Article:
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Metagenomics of toilet waste from long distance flights

I just saw this paper, published a couple of days ago in Nature’s Scientific Reports. And yeah, it’s open access! While reading this post, I would suggest playing Dalai Lama by Rammstein, the in-flight version of Der Erlkönig.

Meta-genomic analysis of toilet waste from long distance flights; a step towards global surveillance of infectious diseases and antimicrobial resistance
Thomas Nordahl Petersen, Simon Rasmussen, Henrik Hasman, Christian Carøe, Jacob Bælum, Anna Charlotte Schultz, Lasse Bergmark, Christina A. Svendsen, Ole Lund, Thomas Sicheritz-Pontén & Frank M. Aarestrup
Scientific Reports 5, Article number: 11444 doi:10.1038/srep11444

Here is the abstract:

Human populations worldwide are increasingly confronted with infectious diseases and antimicrobial resistance spreading faster and appearing more frequently. Knowledge regarding their occurrence and worldwide transmission is important to control outbreaks and prevent epidemics. Here, we performed shotgun sequencing of toilet waste from 18 international airplanes arriving in Copenhagen, Denmark, from nine cities in three world regions. An average of 18.6 Gb (14.8 to 25.7 Gb) of raw Illumina paired end sequence data was generated, cleaned, trimmed and mapped against reference sequence databases for bacteria and antimicrobial resistance genes. An average of 106,839 (0.06%) reads were assigned to resistance genes with genes encoding resistance to tetracycline, macrolide and beta-lactam resistance genes as the most abundant in all samples. We found significantly higher abundance and diversity of genes encoding antimicrobial resistance, including critical important resistance (e.g. blaCTX-M) carried on airplanes from South Asia compared to North America. Presence of Salmonella enterica and norovirus were also detected in higher amounts from South Asia, whereas Clostridium difficile was most abundant in samples from North America. Our study provides a first step towards a potential novel strategy for global surveillance enabling simultaneous detection of multiple human health threatening genetic elements, infectious agents and resistance genes.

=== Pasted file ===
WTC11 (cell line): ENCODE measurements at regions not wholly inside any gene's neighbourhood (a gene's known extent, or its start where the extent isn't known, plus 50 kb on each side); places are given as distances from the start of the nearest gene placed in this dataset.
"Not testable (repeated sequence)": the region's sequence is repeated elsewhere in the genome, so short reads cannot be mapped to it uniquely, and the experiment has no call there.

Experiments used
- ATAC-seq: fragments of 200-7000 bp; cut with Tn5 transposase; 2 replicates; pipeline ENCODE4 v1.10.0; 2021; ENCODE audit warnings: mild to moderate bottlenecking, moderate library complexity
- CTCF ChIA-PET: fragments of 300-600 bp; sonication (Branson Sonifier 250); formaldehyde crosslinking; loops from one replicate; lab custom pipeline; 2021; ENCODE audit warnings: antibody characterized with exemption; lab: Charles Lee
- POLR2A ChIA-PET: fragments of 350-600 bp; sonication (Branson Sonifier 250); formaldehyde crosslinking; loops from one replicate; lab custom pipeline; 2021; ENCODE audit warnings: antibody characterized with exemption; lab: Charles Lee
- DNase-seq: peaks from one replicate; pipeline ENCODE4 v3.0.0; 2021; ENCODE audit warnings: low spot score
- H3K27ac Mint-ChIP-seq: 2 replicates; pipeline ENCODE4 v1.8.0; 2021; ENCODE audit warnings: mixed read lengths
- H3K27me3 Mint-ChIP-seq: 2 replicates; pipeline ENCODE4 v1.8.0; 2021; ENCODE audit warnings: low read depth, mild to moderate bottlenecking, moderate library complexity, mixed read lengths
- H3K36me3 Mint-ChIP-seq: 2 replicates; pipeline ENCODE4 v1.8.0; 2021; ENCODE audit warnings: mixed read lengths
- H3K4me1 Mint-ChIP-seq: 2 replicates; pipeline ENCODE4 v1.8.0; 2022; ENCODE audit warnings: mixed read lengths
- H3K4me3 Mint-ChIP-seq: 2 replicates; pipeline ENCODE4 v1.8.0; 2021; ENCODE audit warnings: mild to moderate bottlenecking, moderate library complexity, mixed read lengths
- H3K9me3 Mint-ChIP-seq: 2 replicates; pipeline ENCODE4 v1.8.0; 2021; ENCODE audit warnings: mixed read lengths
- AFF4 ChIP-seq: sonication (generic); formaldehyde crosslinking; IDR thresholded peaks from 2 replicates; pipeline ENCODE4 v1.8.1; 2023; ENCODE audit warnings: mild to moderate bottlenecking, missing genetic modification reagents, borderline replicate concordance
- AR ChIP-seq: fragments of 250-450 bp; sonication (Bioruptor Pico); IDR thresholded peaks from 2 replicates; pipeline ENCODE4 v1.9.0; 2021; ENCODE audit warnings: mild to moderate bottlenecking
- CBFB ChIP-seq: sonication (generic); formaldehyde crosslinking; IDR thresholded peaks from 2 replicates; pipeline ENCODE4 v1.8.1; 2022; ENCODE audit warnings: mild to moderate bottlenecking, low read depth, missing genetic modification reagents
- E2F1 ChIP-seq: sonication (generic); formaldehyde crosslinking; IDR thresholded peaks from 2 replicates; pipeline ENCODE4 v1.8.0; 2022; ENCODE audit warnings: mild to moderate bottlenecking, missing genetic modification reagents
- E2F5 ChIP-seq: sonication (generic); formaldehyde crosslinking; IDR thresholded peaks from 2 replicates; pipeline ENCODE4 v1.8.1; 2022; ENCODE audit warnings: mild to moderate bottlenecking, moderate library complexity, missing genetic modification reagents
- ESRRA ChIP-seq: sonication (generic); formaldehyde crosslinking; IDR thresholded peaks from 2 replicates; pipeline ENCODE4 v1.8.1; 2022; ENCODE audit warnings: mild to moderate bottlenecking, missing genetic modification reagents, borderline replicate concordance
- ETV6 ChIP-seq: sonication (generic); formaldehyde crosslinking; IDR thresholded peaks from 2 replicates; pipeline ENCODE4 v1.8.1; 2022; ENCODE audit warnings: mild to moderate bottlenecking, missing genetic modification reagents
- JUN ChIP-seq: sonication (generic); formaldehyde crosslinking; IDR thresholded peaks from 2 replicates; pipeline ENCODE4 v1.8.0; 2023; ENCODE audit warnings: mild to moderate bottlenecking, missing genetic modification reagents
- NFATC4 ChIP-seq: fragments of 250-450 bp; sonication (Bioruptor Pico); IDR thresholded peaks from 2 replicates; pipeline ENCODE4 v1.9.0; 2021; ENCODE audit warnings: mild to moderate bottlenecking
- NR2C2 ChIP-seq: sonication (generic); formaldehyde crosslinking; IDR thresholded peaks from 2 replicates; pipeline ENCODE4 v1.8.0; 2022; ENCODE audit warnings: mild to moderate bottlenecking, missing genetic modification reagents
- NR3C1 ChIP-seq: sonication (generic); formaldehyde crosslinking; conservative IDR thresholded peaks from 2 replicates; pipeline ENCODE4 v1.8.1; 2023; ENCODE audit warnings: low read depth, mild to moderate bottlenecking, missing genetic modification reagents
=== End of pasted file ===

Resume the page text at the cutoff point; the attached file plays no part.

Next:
Mmm, it sounds a bit like “Big Brother is watching you” to me. But the science is cool.

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Elisabeth Bik

After receiving my PhD at Utrecht University in The Netherlands, I worked at the Dutch National Institute for Health and the St. Antonius Hospital in Nieuwegein. In 2001, I joined the Department of Microbiology and Immunology at Stanford, where I have worked on the characterization of the microbiome of human oral, gastric, and intestinal samples, as well as samples from marine mammals. Since November 2016, I am the new Science Editor at uBiome, a microbiome genomics company enabling citizen science. But you might also find me working on the detection of science misconduct, at my blog Microbiome Digest , an almost daily compilation of scientific papers in the rapidly growing microbiome field, on Twitter at @MicrobiomDigest.

One thought on “Metagenomics of toilet waste from long distance flights

  1. Update: On August 6, 2015, Sarah Zhang at Wired wrote a piece about this paper called: Airplane Poop Could Help Track Global Disease Outbreaks. It describes the airplane toilet study, but also some other studies done on sewage. Jonathan Eisen is quoted too.

    Meanwhile, analyzing toilet waste for public health is an idea still just floating around. “I’m not surprised that microbes vary between samples and they are related to the country of origin,” says Jonathan Eisen, a microbiologist at the University of California, Davis. “It’s a nice concept, but I’m not overwhelmed by the implications yet.”

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